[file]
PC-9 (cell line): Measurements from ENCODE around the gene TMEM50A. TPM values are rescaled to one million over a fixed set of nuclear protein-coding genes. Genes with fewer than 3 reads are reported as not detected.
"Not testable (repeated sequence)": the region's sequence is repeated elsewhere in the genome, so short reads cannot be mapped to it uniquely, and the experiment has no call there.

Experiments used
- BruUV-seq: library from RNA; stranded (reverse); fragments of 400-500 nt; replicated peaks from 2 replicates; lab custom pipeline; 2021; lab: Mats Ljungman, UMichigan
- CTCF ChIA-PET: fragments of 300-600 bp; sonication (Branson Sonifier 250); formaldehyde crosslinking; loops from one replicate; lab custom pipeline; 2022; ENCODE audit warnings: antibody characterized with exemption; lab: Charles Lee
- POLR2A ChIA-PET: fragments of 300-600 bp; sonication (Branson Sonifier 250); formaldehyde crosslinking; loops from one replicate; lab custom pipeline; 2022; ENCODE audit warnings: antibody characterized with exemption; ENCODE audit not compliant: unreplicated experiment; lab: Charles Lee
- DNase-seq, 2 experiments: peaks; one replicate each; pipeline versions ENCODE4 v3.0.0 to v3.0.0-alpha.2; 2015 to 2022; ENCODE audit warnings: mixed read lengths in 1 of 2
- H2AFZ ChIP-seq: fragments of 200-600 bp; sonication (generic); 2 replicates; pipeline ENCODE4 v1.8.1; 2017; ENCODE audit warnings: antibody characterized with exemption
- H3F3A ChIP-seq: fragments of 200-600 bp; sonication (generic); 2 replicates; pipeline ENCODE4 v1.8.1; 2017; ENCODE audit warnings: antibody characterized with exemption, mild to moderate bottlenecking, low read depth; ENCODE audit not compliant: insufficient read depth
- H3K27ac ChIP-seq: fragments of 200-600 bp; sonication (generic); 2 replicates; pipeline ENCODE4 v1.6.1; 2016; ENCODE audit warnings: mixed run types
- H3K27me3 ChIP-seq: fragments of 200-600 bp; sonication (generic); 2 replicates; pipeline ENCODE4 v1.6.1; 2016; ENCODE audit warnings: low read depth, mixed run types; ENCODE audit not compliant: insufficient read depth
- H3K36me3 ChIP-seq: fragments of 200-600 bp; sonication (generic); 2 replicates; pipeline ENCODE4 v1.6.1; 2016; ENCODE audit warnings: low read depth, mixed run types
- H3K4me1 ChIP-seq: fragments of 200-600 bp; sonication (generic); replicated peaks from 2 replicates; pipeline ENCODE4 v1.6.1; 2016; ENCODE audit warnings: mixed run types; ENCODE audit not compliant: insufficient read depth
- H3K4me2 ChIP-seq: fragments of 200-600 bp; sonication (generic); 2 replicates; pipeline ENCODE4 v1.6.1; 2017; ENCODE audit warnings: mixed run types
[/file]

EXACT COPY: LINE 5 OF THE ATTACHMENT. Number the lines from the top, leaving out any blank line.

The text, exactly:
- CTCF ChIA-PET: fragments of 300-600 bp; sonication (Branson Sonifier 250); formaldehyde crosslinking; loops from one replicate; lab custom pipeline; 2022; ENCODE audit warnings: antibody characterized with exemption; lab: Charles Lee